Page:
Daily Archives: August 27, 2012

The Perception of Your Library


No doubt most Americans are watching the presidential election events pretty closely. Commentators and those involved claim it is the dirtiest and most lie-filled campaign in history. Every news and media organization is conducting polls to figure out what Americans think, believe and feel about candidates and issues. Generally, the polls are in contradiction to what most commentators are saying about the candidates and voters.

Even though the results of this presidential election are significant for every American, and regardless of which side one happens to be on, it is very evident that people believe what they believe no matter what “facts” media and commentators – and even candidates – claim to be the “truth.” Everyone has their own version of the truth, and in some cases they may both be right – they’re just talking apples and oranges. If this situation doesn’t prove that old adage that Perception is Reality, I don’t know what would. That’s just the way people are!

My point? Have you taken time to consider your community’s perception of its [your] library? Does it fit with your reality as you perceive the library? Do you even know your community’s perception of your library? When was the last time you asked your customers what they thought of their library – from an overall perspective?

Librarians tend to survey customers about specific programs or services, but do we ask what they think or feel when they think of The Library? Is that even important? I think it is highly important and extremely relevant to know your library’s standing within your community. It has everything to do with support, participation, funding, and especially relevance to the community – that paramount perception that determines your survival.

Let’s look at this situation from extremes. I find that considering the worst and best case scenarios often clarifies the issues related to a question.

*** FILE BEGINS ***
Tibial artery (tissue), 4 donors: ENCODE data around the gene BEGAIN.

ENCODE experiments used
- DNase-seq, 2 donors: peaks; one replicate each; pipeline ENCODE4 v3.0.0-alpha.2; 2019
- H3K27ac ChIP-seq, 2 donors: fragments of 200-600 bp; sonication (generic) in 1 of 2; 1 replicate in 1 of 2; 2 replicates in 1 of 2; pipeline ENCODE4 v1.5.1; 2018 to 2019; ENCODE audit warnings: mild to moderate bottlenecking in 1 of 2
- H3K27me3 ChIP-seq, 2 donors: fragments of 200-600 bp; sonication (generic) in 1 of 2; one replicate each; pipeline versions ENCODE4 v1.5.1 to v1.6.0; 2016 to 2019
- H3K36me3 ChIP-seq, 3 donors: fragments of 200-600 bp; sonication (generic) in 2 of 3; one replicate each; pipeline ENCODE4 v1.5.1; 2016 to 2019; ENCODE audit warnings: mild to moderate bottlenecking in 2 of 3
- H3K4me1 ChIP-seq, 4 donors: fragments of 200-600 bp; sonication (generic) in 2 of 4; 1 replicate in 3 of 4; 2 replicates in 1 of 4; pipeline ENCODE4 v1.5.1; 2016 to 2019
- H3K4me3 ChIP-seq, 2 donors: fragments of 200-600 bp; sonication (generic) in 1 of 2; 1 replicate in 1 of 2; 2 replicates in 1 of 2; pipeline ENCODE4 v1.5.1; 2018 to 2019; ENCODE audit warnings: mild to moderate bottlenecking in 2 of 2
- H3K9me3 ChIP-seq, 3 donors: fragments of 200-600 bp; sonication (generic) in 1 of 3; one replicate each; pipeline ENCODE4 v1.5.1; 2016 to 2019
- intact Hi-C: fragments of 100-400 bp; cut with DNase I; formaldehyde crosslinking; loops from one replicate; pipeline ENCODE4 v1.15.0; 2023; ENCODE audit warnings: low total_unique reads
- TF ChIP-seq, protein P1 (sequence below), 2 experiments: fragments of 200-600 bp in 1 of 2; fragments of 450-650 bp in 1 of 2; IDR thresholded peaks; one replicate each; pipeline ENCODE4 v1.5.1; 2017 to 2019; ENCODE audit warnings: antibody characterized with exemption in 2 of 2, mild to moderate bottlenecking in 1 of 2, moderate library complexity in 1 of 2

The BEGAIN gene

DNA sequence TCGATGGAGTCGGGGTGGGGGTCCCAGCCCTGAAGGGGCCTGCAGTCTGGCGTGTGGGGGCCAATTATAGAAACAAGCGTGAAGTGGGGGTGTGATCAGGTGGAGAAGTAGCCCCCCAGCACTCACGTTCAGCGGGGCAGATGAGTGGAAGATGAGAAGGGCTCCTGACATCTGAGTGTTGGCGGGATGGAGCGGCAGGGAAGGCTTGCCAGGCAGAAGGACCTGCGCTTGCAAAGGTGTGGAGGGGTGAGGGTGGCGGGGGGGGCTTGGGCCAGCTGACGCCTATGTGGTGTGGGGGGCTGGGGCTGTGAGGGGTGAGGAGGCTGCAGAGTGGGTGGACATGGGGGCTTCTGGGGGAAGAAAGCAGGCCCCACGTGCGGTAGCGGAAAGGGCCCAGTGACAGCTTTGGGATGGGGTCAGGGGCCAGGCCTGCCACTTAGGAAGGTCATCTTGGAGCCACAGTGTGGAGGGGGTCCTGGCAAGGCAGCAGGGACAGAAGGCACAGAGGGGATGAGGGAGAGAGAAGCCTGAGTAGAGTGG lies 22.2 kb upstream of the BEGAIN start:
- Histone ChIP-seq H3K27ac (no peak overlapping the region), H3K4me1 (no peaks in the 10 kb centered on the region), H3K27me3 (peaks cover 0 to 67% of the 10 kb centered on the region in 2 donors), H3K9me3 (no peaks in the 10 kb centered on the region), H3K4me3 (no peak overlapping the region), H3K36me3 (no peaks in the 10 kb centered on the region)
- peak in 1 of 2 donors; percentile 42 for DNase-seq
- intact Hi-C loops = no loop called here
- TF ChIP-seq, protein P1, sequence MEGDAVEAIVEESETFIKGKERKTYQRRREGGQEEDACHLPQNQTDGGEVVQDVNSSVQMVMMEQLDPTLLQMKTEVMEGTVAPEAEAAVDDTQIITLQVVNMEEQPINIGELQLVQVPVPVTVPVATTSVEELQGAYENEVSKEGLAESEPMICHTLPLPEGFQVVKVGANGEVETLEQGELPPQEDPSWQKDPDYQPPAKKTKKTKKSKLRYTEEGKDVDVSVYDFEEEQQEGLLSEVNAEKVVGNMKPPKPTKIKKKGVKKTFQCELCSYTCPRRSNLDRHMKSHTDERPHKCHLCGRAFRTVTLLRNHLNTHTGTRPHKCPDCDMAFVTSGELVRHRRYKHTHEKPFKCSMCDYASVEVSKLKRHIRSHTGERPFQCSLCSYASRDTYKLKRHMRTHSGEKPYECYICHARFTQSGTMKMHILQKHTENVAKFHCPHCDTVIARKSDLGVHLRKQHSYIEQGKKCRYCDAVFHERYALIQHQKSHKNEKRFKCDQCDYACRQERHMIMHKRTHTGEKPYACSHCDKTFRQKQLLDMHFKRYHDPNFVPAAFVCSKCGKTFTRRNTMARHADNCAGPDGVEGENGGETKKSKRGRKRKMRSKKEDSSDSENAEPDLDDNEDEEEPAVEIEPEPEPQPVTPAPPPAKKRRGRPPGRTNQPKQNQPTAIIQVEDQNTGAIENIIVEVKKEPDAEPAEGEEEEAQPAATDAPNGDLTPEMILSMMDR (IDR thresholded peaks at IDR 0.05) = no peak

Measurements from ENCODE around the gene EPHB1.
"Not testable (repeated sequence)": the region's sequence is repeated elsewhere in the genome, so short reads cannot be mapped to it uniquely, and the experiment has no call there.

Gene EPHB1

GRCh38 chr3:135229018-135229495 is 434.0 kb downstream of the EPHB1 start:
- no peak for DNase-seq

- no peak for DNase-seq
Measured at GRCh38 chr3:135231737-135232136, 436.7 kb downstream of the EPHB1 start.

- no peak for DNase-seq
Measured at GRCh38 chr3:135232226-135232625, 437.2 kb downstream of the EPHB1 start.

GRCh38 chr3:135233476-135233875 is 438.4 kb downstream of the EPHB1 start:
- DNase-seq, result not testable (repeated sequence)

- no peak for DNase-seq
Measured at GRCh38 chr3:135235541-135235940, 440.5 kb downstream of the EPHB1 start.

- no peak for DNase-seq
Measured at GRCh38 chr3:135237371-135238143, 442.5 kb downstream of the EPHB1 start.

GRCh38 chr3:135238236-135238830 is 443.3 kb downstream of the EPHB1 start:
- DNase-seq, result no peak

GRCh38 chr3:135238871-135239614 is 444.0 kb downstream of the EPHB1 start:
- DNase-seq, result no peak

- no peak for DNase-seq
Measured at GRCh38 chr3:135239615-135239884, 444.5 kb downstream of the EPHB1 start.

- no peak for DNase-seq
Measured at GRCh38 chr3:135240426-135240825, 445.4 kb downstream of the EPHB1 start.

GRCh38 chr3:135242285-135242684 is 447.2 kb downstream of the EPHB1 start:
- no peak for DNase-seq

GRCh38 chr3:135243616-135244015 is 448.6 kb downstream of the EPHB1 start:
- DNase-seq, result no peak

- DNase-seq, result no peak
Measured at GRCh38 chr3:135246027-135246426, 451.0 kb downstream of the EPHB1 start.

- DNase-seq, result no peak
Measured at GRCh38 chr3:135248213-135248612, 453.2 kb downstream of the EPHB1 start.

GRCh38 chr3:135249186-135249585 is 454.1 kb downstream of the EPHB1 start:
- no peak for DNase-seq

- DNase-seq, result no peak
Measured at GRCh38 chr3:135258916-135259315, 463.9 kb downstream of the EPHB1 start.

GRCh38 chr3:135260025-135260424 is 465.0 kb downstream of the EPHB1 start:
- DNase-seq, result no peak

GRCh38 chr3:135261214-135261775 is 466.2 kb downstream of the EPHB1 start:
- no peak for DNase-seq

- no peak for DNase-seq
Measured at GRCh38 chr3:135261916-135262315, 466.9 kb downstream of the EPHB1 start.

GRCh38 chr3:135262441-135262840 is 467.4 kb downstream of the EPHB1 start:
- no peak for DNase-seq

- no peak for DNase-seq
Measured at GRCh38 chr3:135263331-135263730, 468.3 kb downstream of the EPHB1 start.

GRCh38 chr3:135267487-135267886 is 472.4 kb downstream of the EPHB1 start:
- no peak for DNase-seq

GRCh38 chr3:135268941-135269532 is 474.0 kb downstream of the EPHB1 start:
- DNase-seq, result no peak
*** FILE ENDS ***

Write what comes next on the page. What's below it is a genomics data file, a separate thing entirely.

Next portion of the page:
Worst Case: You conduct a survey of every citizen in your community [just for the sake of this illustration], so there are no sampling errors and nothing to dispute the results. Those results reveal that 50% of residents don’t even know where the library is located. Another 40% indicate that they have never used the library – for anything. The final 10% respond that they’ve had better libraries in other places they’ve lived. OUCH! Those results would hurt even the most thick-skinned librarian. BUT, you know for a fact that the city council members know you, and you all think you’re doing a pretty good job.

So What? With results like this, how long do you think the community will continue to fund the library? Or maybe we should say – this library director. Citizens are the ones who elect their city council representatives. City and county councils fund those government agencies that can demonstrate they are making a difference with the money they are given. With all the problems communities face today, jurisdictions fund those agencies that are providing solutions, creating a better community in which people want to live, and presenting a show piece of which the community can be proud.

Best Case: Your survey of every citizen reveals that 90% of residents know where the library is located, and about 50% know its general hours of operation. About 45% respond that they use the library “regularly.” Only 10% indicate that they have never used the library – for anything. Finally, 30% respond that they’ve never had better library service anywhere they’ve lived. WOW! Who wouldn’t be proud of those results?

So What? With results like this, a library could feel confident that they are making a difference in their community. Jurisdictions continue to fund government agencies that demonstrate they are making a difference with the money they are given. They even give them more money to provide more solutions for the community, if they demonstrate they are within their capabilities. This agency is totally secure because they are creating a better community in which people want to live, and presenting a show piece of which the community is proud.

These two scenarios show the importance of community perception of the library. It is highly important to the library’s relevance to the community.

What is the community’s perception of your library?
Welcoming
Helpful
Cutting-edge
Knowledgeable
Innovative
Futuristic
Community Leader
“The Place”

In addition to my point that perception is reality when it comes to your community’s perception of its library, I further assert that your library will become a 21st Century Library when your community perceives that you are helping it become a 21st Century community. Perception can be even more important than fact.

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